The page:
Lindsay Hussey

Lindsay Hussey

Lindsay Hussey, textile artist
Caught in Flight, 48x40x5cm. Individual 3D fabric shapes stitched together, embellished with stitch, lace and beads. Hand-dyed fabric, wool thread and lace. Shaped steel wire.
Medina at Fez, 29x29cm. Based on an aerial photo of the medina. Fabric: tea-dyed vintage table napkin. Embroidery: crewel wool and Caron Watercolours thread.
Metro Velocity, 24x24cm. Based on an aerial photo of Los Angeles. Textile collage: assorted fabrics, pieces of vintage table linen and lace (hand dyed). Embroidery: crewel wool thread (hand dyed).

My art medium is textiles: fabric and thread. I need to be able to work with my materials in my hand. This is a very tactile art form.

Vibrant colour is also a key feature of my work.  I prefer to use hand-dyed fabric and thread, much of which I dye myself. The subtleties of colour that I get by hand dyeing add to the complexity of my work.

My start as an embroiderer

I began as an embroiderer, specialising in the 16th-century technique of Crewel embroidery. I learned this skill through the Embroiderers’ Guild Victoria.

In 2004 I completed a 9-month course at the Guild: Art for the Stitch. This course covered all the design skills necessary to create my own designs. It also introduced me to the stimulating world of contemporary textile art and led to the work I create today.

Exploring techniques

In the years since this course, I have been exploring many aspects of textile art, trying to find the right fit for me. About four years ago I concluded that the elements important to me are abstraction, hand stitching, colour and layering. This is my base, but I am still exploring so my work is still evolving and can change.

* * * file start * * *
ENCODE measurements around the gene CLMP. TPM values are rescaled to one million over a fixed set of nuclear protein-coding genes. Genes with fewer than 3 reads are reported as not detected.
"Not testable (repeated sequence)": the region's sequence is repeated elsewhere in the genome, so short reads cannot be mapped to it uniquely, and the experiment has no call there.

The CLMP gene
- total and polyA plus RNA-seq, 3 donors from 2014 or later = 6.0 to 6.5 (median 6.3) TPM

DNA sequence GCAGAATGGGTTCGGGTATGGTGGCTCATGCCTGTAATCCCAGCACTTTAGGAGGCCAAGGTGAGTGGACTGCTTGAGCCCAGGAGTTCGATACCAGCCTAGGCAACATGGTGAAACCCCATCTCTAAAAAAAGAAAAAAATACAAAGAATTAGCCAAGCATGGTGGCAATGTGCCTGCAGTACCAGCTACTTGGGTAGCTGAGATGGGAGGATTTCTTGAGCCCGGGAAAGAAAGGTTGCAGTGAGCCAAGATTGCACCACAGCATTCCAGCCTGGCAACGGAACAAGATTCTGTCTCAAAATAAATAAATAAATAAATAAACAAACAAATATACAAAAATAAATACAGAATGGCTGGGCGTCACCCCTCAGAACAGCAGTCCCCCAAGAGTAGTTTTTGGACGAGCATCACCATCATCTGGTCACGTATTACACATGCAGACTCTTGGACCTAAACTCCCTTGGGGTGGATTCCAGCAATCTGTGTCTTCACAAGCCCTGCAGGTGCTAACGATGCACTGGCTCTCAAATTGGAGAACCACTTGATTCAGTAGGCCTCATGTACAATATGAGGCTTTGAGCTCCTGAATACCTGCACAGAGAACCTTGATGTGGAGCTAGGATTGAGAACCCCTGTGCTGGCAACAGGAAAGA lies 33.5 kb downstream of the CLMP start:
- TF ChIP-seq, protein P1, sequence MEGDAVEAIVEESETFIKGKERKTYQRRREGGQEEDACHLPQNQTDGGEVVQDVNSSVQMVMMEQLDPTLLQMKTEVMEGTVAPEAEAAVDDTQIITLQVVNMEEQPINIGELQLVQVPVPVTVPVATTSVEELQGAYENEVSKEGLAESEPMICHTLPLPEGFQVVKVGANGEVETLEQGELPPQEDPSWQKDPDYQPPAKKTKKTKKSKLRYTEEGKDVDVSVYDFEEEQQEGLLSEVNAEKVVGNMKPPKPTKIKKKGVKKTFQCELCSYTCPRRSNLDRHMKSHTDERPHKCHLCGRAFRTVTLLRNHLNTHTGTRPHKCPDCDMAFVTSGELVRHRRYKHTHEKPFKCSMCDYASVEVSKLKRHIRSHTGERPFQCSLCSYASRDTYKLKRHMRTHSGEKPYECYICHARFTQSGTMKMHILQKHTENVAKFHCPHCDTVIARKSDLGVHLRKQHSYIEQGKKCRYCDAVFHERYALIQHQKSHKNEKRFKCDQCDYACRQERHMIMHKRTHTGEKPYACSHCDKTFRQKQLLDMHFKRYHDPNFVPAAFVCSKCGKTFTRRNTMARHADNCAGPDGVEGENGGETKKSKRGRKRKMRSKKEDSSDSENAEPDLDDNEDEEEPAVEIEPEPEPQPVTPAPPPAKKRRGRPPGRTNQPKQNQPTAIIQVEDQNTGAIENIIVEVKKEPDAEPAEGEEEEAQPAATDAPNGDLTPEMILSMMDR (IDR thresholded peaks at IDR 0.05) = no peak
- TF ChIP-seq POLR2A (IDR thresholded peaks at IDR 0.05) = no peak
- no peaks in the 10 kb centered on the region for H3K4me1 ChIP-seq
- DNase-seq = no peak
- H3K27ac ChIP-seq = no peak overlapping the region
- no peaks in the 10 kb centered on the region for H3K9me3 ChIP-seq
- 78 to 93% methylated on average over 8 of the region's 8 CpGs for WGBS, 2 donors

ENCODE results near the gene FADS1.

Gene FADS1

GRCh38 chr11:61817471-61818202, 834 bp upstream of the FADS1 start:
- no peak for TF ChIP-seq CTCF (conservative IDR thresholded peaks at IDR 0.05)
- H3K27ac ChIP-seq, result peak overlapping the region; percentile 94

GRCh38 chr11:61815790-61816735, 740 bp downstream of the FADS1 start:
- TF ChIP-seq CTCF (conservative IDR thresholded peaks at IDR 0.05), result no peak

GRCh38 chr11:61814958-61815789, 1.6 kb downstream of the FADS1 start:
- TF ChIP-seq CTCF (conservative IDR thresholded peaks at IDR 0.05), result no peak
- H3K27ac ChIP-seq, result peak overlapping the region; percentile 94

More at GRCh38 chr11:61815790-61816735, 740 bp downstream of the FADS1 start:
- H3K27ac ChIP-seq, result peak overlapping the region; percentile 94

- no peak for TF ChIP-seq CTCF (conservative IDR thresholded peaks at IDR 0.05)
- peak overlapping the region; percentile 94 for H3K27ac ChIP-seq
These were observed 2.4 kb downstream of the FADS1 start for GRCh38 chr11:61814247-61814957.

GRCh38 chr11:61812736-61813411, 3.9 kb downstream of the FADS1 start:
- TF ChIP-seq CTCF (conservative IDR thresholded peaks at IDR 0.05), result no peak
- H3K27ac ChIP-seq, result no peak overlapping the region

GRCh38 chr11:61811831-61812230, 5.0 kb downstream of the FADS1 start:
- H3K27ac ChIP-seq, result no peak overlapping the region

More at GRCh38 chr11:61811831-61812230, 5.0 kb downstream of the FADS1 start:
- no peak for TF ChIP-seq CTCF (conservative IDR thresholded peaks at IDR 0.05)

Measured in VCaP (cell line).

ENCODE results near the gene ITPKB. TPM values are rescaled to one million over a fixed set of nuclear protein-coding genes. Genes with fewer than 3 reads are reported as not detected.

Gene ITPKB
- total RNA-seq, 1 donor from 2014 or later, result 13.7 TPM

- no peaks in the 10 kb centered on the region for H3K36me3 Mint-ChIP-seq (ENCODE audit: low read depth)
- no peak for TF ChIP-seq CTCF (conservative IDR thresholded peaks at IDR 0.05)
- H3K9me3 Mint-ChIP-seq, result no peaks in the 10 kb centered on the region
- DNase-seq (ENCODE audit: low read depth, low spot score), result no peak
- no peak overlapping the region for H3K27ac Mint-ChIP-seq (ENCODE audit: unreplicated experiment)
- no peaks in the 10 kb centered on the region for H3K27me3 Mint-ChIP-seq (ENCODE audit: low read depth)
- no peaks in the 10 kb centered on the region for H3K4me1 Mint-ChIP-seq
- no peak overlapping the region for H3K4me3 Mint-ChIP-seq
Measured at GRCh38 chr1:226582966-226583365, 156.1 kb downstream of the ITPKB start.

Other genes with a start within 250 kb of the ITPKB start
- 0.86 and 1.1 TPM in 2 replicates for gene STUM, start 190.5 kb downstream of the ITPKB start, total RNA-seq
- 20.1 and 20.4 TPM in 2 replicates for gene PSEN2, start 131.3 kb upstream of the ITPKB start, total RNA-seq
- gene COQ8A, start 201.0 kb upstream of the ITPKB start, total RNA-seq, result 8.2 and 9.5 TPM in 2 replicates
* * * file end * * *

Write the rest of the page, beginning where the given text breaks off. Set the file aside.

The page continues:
Fabric and stitch process

My current preferred technique is to layer small pieces of fabric and small pieces from old doilies or lace. This creates a rich, complex texture. I then heavily stitch into the work using wool thread. This creates another layer of texture and complexity, and pulls the work together.

In July 2019, through Fibre Arts, I did a course with American artist, Clarissa Callesen. Clarissa works with textiles but creates in three dimensions. I’m now exploring how I can integrate Clarissa’s technique into my work.


My inspiration comes mainly from the built environment, especially from the details that many overlook. This ranges from the pattern made by a group of gas meters, to the shapes made by the convergence of buildings, to how people live in the landscape.

In 2016 my partner and I moved to Barcelona for 15 months. We travelled extensively and I became intrigued by where and how different cultures live. I discovered the rich variety of urban landscapes: from the medinas of Morocco to the skyscrapers of modern cities.

But my inspiration, like my technique, is not fixed. I’m still exploring and responding to new inspiration.